Thursday, August 25, 2005

A Hermeneutic of Trust and Humility vs. Tragic Arrogance

"I might go further and say that the church needs more than a hermeneutic of trust towards the creedal and confessional trajectories of the past. There is also a need for a hermeneutic of humility. As with the immature arrogance of those scholars who feel that their PhD on some few verses here or there in the Bible qualifies them to redefine orthodoxy tout court, so the church of today also needs to learn humility in relation to the past. When some creedal formula or doctrinal position has been held by the church with vigour for some considerable time, then the church of today should think very carefully before deciding to change it in any fundamental way. Our perspective is so limited; our moment in time so insignificant in the grand scheme of things; therefore, we do well to see the church's creeds, confessions and traditions as giving us some perspective by which w emay relativise ourselves, our contribution, and our moment in history. I have lost count of the number of times I have heard church leaders declare that 'the church needs to move beyond....' (add your own central tenet of the faith: the cross, the wrath of God, sin, the Trinity, justification by faith, the authority of scripture--I've heard them all cited). Underlying such sentiments are not so much a hopeless naivety but rather a tragic arrogance, and arrogance which implicitly says that the church in the past did not really get the gospel and that only in the present day have we approximated some kind of doctrinal maturity....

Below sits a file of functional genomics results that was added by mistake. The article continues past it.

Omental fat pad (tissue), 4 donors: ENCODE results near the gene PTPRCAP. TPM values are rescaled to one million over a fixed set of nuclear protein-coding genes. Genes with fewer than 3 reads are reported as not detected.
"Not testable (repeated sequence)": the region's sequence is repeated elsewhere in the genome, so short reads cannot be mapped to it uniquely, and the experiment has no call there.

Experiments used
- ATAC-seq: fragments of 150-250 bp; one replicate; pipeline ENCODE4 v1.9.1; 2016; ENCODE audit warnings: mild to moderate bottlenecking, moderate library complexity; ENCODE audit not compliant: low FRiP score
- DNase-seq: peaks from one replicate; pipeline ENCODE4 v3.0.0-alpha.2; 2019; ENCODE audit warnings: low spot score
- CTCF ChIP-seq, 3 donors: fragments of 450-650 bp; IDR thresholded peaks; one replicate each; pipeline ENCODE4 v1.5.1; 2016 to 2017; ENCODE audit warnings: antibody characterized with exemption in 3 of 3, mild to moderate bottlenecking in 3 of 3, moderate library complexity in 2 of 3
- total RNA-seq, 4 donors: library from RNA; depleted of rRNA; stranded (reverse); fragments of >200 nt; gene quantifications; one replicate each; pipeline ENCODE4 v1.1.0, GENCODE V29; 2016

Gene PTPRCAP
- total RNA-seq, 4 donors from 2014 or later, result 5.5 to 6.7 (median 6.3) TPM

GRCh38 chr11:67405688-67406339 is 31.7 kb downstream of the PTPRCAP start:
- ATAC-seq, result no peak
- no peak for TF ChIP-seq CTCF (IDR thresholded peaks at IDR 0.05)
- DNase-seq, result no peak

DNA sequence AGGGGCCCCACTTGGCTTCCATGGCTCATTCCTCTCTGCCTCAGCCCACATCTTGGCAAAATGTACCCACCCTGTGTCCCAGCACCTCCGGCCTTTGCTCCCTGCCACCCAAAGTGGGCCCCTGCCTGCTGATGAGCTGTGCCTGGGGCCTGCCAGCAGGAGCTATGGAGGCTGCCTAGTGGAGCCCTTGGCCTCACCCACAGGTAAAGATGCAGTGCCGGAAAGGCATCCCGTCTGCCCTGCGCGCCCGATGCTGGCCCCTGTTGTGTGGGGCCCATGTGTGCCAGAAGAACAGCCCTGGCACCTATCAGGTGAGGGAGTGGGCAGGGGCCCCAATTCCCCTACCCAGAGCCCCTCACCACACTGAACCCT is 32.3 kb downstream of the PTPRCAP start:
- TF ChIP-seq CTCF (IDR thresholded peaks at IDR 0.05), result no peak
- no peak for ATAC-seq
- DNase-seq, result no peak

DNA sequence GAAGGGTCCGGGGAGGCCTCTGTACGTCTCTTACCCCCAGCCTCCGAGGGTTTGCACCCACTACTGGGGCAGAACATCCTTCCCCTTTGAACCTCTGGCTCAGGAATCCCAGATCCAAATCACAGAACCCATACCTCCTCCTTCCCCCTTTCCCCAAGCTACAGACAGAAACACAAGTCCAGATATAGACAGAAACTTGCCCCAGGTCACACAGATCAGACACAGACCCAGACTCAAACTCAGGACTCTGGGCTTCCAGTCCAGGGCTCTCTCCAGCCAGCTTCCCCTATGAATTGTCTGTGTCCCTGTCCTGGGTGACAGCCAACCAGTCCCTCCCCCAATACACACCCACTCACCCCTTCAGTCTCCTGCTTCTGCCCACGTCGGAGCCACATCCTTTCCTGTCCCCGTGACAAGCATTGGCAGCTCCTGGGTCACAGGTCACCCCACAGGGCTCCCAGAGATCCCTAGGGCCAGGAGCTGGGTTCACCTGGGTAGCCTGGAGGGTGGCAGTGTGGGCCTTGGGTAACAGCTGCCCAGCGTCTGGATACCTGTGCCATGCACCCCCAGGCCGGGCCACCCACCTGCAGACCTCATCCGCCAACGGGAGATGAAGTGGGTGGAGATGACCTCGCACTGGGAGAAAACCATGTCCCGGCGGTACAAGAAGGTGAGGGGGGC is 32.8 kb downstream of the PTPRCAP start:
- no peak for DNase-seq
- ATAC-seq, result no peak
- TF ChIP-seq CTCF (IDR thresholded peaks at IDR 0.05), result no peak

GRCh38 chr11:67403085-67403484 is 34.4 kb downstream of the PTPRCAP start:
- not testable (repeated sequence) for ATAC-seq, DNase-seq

As a postscript to this section--for both church and academy--I mention a challenge I like to issue in class to students who are tempted to disparage the Nicene Creed: given that this creed has served the church well for over a thousand years, one should be very careful before one abandons it; but if after reflection, one can come up with a formula which will deal with biblical material as effectively, will enjoy such wide acceptance in the church, and which will do the job just as well for the next thousand years, one should not be afraid to propose a new formulation. Strange to tell, I have yet to have any takers for that one."

Carl Trueman, "Theology and the Church: Divorce or Remarriage?" in The Wages of Spin, pp. 78-79.